Under the Eye of the Clock
There’s a name that some disabled people have for those of us who can walk and talk and finger the pages of a magazine. They call us TABs—“temporarily ablebodied.” It means that someday, perhaps not too long off, our bodies will begin to fail. Our joints will swell or our eyes will fog, our arteries will harden, our cells will multiply wildly, and the material world, with its stairways and cinemas, its digital recordings and steaks on the grill—the world we take for granted—will be foreclosed.
Physical health is contingent and often short-lived. But this truth eludes us as long as we are able to walk by simply putting one foot in front of the other. As a consequence, empathy for the disabled is unavailable to most able-bodied persons. Sympathy, yes, empathy, no, for every attempt to project oneself into that condition, to feel what it is like not to be ambulatory, for instance, is mediated by an ability to walk.
Until now, with the publication of Christopher Nolan’s novel, Under the Eye of the Clock, the entreaties made by the disabled to draw us into their world, to help us see what it is like to be blind or to feel the numbness of their limbs, have largely shut us out. Confessional and testimonial, these first-person narratives reinforce the distinction between them and us. They leave us mindful of our good fortune, knocking wood, thinking “there but for the grace of God….”
Grace and God figure prominently in Christopher Nolan’s writing. Nolan is twenty-two, Irish, devoutly Catholic, profoundly disabled. He cannot talk. He cannot smile at will or chew his food. He cannot walk. His arms flail impulsively, his head lists to the side, he drools. None of this was irrelevant to what, from birth, Nolan could do: he could wait.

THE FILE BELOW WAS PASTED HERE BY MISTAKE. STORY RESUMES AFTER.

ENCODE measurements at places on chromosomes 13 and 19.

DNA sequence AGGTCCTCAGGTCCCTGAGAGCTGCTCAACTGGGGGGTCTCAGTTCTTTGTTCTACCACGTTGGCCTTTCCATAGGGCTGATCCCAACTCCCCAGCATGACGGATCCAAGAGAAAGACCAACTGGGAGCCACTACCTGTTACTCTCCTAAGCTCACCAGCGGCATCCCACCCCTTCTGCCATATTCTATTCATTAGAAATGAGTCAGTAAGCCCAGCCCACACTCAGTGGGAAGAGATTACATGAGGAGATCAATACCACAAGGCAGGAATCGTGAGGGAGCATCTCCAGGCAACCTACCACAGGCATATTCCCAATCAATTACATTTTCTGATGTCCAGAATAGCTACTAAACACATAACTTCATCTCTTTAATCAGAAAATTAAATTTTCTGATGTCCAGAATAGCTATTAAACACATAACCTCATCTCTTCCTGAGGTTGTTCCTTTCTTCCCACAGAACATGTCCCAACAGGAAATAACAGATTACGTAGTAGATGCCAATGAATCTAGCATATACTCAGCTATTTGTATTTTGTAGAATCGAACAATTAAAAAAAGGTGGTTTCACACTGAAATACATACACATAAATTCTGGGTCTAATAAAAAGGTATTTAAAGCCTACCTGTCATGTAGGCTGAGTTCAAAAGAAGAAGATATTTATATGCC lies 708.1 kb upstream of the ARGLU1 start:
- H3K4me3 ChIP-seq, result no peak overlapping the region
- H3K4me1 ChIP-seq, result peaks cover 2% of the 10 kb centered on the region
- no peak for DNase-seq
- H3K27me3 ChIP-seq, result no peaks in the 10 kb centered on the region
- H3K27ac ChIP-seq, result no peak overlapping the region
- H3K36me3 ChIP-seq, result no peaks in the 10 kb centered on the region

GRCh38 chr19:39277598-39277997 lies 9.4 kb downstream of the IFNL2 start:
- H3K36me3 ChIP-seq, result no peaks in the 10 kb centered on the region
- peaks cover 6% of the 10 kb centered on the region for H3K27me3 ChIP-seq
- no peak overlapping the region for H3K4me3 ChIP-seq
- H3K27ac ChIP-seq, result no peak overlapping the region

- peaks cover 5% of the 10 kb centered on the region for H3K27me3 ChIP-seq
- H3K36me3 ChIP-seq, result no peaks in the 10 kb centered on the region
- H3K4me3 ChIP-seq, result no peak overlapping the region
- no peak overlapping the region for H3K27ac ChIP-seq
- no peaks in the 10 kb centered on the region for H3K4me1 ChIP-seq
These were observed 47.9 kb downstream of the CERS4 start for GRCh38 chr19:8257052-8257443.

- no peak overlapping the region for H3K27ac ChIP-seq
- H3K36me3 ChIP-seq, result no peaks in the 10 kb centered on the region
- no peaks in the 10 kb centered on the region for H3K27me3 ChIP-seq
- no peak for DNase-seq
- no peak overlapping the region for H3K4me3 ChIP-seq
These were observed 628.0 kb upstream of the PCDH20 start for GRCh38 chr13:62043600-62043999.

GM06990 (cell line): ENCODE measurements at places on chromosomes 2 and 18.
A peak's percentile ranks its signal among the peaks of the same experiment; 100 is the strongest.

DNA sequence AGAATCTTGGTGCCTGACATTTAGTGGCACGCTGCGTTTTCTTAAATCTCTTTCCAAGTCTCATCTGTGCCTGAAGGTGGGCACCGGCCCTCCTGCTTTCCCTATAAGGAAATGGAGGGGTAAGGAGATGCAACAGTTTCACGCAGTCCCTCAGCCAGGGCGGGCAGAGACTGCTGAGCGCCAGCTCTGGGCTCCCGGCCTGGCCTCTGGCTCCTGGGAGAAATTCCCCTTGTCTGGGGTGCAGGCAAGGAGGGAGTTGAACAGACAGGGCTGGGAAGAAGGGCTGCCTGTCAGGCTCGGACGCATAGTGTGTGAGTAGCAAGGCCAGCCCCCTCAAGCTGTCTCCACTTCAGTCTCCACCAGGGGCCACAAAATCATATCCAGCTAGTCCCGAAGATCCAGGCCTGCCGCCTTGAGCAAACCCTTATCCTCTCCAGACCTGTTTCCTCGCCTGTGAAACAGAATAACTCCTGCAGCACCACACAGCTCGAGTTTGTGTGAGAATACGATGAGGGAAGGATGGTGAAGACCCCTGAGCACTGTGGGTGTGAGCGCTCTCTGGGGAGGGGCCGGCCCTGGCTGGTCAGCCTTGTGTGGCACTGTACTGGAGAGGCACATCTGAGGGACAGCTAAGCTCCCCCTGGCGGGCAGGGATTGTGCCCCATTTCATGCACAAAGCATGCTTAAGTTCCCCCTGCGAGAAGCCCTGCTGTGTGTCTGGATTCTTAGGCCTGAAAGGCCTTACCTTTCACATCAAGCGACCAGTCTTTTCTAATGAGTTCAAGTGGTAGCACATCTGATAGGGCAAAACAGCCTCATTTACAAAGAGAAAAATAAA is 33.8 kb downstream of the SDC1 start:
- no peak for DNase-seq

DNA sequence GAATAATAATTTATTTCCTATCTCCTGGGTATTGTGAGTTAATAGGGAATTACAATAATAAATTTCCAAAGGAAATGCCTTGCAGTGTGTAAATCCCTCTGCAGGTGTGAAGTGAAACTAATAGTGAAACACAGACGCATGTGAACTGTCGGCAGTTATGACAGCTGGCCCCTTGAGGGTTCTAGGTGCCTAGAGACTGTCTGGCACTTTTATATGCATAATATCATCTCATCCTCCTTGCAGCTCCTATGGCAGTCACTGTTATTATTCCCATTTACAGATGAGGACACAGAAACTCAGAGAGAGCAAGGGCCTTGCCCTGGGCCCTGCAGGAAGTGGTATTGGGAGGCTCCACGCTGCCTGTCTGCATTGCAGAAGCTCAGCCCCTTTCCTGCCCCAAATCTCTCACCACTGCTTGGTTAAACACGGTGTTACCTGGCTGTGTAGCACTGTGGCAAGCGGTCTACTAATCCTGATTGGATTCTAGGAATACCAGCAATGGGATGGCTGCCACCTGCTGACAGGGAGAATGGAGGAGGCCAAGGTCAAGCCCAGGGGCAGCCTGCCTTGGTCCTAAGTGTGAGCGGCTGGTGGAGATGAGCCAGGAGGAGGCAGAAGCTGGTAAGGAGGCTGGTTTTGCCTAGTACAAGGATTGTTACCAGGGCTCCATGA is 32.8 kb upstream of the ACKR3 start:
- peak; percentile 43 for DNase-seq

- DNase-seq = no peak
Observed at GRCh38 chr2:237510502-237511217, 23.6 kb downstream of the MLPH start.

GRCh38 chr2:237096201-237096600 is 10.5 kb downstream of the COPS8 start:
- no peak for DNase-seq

Nolan waited eleven years before he was able to communicate to those around him with more than an upward roll of his eyes. A new drug that released his obstinate neck muscles, a persevering teacher, a unicorn stick strapped to his forehead and his mother harnessing his chin from behind in her hands enabled him, pecking one letter at a time, to tap out his thoughts on a typewriter.
While he waited those eleven years he prayed, not for normalcy, but for recognition; he wanted others to know he was, as he called it, “sane.” And as he listened for the answer he heard words and their nuances; their sonority became tangible.
Nolan memorized the sounds and meanings of the words he heard. He began to string them together, writing poems that he would recite to himself again and again, with the outrageous desire that someday they would be released from memory into the audible world. When the drug and the typing stick finally rescued Nolan from silence, he began to record his poems. He said it was as if a dam had burst. Poems that he had fixed in his memory …
This article is available to online subscribers only.
Please choose from one of the options below to access this article:
Purchase a print premium subscription (20 issues per year) and also receive online access to all all content on nybooks.com.
Purchase an Online Edition subscription and receive full access to all articles published by the Review since 1963.